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Family Farmers Warn:
If Your Next Crop is GMO, It May Be Your Last

Rhonda Perry & Bryce Oates
Columbia, Missouri

Harvesting soybeans in central Missouri.
Harvesting soybeans in central Missouri. Photo by Nic Paget-Clarke.
In Washington, D.C. family farm groups from across the country warned (November 23, 1999) that the use of genetically-altered seed could be the final blow to an already tenuous farm economy.

In a ten-point Farmers’ Declaration on Genetic Engineering in Agriculture released today, family farm groups caution that farmers who plant genetically altered seed are risking their livelihoods on a product that consumers around the world are overwhelmingly rejecting.

The declaration was crafted during a first-ever Farmers’ Summit on Genetic Engineering in Agriculture convened by Farm Aid on the eve of its annual concert in Virginia last September. More than 30 farm groups, representing tens of thousands of farmers, signed the declaration, including the National Family Farm Coalition, American Corn Growers Association and Missouri Rural Crisis Center.

Farm groups expressed concern over genetically engineered (GE) crops in a number of areas including increased corporate concentration and lack of seed diversity, farmer liability, and loss of markets. MRCC’s Rhonda Perry plants conventional corn and soybeans in Mid-Missouri. "For farmers, it definitely creates the potential for economic instability because it’s unclear what markets are going to be available for GE crops in the year 2000. Combined with the real possibility of contamination of non-GE crops and the corporate attempt to transfer liability to producers, farmers need to take a hard look at who is really benefiting from this biotech firestorm."

Already many critical foreign markets have closed their doors to GMOs, limiting trade opportunities for farmers who are struggling against low prices and bad farm policy. Gary Goldberg, CEO of the American Corn Growers Association, urged all farmers to weigh the pros and cons of planting genetically engineered seed before deciding what crops to plant this coming spring.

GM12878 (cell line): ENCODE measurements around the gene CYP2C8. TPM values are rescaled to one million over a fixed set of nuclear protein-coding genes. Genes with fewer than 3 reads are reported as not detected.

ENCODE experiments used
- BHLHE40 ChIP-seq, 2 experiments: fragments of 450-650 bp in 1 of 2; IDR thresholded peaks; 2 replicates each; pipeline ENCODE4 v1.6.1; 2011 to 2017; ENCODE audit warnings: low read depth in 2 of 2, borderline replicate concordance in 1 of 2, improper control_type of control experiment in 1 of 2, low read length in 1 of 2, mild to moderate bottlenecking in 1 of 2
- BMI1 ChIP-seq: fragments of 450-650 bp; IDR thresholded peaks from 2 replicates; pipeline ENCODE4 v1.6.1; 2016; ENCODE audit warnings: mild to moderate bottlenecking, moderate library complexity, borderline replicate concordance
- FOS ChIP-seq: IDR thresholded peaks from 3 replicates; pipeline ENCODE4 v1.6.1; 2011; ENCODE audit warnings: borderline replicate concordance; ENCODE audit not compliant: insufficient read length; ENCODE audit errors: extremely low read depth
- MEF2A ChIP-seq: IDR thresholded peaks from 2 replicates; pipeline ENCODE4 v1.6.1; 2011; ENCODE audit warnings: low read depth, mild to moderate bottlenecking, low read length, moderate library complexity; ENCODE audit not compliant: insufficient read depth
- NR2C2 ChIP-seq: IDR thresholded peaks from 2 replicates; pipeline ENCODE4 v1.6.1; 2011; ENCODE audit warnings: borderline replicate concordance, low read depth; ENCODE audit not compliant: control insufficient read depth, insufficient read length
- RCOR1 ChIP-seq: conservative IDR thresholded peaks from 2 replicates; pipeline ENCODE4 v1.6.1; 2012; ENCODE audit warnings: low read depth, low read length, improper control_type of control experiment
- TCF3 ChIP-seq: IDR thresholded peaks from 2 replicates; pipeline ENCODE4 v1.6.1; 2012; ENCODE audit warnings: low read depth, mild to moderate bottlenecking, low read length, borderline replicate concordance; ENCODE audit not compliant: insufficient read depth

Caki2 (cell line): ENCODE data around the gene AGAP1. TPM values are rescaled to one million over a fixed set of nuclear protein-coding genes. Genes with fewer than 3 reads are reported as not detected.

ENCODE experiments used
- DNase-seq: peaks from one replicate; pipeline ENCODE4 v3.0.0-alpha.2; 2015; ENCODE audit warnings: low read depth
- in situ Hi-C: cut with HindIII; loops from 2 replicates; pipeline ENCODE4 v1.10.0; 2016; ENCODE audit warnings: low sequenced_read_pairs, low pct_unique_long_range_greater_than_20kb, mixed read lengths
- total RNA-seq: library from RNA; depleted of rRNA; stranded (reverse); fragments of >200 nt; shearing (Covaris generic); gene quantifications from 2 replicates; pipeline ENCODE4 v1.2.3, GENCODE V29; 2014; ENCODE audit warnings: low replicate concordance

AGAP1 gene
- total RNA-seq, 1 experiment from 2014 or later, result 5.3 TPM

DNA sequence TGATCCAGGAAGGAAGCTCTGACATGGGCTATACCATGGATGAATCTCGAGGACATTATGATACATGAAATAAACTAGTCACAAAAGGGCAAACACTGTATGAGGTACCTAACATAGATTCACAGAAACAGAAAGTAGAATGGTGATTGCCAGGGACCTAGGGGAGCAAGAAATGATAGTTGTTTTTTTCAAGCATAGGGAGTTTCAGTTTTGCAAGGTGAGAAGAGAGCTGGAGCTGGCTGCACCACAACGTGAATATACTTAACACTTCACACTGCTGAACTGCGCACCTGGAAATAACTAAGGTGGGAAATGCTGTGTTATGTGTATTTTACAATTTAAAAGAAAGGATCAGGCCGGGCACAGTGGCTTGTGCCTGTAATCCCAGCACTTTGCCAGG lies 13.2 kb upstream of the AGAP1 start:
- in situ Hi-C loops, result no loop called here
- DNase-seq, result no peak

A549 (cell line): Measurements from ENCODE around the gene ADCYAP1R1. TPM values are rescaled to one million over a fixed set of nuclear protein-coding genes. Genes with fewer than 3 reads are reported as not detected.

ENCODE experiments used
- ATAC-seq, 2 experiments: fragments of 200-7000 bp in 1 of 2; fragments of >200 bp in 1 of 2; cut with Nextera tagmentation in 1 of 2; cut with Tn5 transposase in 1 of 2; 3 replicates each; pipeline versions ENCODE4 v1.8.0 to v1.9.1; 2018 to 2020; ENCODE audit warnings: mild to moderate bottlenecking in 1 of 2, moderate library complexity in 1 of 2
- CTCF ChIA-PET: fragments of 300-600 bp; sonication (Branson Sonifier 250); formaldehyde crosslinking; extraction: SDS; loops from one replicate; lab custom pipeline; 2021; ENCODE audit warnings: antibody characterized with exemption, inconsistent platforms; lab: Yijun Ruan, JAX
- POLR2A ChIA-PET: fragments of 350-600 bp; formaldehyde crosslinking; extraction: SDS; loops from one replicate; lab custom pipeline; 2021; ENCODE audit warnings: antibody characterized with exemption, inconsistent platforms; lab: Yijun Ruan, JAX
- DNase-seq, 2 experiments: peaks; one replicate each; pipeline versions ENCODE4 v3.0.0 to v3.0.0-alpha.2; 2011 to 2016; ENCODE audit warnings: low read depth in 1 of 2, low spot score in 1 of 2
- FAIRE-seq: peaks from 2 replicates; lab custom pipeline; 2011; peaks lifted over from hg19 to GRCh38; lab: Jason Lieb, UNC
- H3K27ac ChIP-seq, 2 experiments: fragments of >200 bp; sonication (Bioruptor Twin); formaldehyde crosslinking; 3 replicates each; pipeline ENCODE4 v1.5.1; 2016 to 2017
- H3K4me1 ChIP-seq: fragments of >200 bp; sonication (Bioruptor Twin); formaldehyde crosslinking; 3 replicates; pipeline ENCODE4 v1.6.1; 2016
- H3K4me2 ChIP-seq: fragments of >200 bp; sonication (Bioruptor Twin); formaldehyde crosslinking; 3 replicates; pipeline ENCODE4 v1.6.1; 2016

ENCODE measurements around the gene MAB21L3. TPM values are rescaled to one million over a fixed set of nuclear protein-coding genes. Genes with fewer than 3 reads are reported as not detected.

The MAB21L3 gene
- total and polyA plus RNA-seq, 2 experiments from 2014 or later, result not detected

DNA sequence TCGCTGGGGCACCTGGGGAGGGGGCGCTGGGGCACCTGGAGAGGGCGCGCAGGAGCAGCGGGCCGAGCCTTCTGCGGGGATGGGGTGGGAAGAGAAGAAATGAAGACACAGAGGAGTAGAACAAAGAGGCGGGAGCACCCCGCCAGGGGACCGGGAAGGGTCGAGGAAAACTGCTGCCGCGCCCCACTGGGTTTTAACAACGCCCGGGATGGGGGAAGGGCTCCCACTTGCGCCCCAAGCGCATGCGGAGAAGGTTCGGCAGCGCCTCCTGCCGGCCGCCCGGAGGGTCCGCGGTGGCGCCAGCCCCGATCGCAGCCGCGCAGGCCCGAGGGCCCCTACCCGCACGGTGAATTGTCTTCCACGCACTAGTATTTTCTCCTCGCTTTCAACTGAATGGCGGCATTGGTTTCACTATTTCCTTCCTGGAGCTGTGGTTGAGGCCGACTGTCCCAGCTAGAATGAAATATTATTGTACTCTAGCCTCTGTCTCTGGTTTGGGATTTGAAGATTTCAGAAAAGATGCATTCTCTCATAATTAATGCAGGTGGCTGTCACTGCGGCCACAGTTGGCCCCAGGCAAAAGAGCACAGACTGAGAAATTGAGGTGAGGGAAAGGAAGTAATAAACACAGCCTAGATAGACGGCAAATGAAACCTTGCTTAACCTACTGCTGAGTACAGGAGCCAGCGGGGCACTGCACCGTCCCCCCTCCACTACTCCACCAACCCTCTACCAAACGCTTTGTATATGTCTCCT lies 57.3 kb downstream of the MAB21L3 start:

"Export markets in Europe and Asia are saying ‘no’ to foods produced from genetically engineered crops. Farmers know that they have to respond to consumer demand if they are to survive. Right now, farmers may decide it is best for them to also say ‘no’ to GMO seed," said Goldberg.

The declaration also says that inadequate testing of genetically engineered crops could open the door to farmer liability from damage caused by genetic drift, increased weed and pest resistance and the destruction of beneficial insects.

"Consumers are questioning the safety and viability of GE crops. There hasn’t been enough research on how these products will behave once they’re released. If corporate agribusiness continues to flood the marketplace with these untested products, the companies should be held liable, not the farmers, for the damage caused by seeds approved without adequate assessment of risks to farmers, human health and the environment," said Bill Christison, president of both the National Family Farm Coalition and Missouri Rural Crisis Center.

Another key concern is that GE crops have not lived up to their promise of higher yields and lower production costs. Howard County, Missouri, farmer Mike Hustedde planted 500 acres of Roundup Ready Soybeans in 1999. "You won’t see me planting anything genetically modified next year. It doesn’t make economic sense to pay more for seed and technology fees, and still get lower yields than I did planting conventional crops. Farmers were sold a bill of goods on this one."

The farmers called on Monsanto, DuPont, Novartis and other biotechnology companies to promote the sale of traditional commercial varieties over genetically engineered seed to farmers for the coming crop year until an independent and comprehensive assessment of the social, environmental, health and market impacts of genetically engineered seed is available.

Farm Aid Executive Director Carolyn Mugar said the summit conference and declaration mark a historic moment in the rising debate over genetic engineering in agriculture.

"Like the rest of us, family farmers are learning more every day about the potential for problems caused by genetically engineered seed. Their worries about these products should cause our country and the world to take a critical look at any proposed use of this untested new technology," said Mugar.

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Published in In Motion Magazine - November 28, 1999